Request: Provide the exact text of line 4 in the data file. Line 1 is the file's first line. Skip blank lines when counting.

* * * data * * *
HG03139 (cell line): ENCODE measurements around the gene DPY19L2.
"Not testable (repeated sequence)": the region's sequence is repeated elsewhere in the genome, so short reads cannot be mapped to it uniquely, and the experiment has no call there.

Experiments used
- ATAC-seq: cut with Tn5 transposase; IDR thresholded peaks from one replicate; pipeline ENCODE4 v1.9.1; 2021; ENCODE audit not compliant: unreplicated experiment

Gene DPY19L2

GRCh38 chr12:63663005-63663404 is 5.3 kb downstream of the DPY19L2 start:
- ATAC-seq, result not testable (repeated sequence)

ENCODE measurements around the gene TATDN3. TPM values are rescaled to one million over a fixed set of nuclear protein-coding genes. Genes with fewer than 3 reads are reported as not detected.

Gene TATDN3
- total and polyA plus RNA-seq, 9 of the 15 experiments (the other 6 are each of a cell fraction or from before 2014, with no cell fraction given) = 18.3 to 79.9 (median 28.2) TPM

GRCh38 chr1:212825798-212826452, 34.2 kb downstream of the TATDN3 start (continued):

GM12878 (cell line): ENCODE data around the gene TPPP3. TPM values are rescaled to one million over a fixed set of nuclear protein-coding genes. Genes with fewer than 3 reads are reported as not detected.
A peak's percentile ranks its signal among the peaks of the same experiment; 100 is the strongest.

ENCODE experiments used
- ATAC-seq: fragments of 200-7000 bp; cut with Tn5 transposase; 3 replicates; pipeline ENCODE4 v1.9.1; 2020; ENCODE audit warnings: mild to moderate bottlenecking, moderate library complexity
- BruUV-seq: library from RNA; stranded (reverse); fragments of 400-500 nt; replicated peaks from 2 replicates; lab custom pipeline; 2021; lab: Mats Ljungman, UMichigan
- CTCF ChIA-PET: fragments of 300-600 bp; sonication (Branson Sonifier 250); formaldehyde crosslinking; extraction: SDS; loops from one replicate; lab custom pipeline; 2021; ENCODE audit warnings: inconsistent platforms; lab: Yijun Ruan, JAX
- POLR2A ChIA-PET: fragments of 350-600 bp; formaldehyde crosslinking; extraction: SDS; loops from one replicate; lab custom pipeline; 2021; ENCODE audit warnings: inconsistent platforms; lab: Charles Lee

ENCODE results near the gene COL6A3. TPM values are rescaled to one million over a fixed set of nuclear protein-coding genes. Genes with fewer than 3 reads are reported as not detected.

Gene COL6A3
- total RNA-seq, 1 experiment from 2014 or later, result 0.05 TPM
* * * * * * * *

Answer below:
- ATAC-seq: cut with Tn5 transposase; IDR thresholded peaks from one replicate; pipeline ENCODE4 v1.9.1; 2021; ENCODE audit not compliant: unreplicated experiment